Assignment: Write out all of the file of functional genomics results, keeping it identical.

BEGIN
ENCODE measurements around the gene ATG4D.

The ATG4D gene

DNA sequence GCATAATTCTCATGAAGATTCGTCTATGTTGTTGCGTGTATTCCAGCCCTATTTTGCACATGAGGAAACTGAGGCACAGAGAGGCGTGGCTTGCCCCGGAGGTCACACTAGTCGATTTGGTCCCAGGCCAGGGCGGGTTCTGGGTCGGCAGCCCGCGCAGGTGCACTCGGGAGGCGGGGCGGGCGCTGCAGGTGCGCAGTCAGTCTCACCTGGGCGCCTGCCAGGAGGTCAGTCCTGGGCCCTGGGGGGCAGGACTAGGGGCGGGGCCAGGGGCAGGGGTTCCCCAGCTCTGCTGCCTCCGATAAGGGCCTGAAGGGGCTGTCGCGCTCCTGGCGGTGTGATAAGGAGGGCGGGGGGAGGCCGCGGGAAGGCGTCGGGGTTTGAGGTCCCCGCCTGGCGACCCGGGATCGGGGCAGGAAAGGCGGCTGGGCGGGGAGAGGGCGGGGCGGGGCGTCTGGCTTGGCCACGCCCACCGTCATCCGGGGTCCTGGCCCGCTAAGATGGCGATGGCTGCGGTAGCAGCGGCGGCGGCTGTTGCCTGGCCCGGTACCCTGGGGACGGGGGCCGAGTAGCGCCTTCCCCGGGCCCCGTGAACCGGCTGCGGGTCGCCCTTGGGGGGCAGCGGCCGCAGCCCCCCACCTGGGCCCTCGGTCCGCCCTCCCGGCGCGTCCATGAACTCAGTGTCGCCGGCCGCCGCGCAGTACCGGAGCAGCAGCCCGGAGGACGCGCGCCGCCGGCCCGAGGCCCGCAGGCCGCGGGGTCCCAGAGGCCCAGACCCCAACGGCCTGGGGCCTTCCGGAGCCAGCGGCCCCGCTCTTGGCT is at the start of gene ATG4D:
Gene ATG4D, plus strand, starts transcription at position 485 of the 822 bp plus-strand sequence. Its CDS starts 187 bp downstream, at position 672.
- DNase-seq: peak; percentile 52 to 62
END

ENCODE measurements around the gene ATG4D.

The ATG4D gene

DNA sequence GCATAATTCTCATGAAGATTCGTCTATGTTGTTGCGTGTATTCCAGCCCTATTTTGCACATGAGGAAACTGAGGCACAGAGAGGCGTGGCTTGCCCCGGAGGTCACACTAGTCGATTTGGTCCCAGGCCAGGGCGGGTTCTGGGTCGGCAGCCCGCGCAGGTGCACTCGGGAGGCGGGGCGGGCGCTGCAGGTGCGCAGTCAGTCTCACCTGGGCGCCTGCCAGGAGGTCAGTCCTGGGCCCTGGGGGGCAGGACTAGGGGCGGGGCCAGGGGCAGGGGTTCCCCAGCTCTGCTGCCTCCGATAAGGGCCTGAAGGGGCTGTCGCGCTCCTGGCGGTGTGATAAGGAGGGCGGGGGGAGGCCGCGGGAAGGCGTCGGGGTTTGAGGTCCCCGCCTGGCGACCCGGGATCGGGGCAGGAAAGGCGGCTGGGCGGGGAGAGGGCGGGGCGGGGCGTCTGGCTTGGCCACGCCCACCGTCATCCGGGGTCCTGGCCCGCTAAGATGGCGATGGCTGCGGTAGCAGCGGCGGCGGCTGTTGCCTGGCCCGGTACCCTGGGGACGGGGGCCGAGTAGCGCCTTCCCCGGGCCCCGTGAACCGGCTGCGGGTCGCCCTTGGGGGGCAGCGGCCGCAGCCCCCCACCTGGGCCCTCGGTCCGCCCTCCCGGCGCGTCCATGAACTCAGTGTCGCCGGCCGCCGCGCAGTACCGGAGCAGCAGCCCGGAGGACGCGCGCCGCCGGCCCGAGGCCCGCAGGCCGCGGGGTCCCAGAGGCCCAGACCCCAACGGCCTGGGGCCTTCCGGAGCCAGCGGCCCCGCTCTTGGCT is at the start of gene ATG4D:
Gene ATG4D, plus strand, starts transcription at position 485 of the 822 bp plus-strand sequence. Its CDS starts 187 bp downstream, at position 672.
- DNase-seq: peak; percentile 52 to 62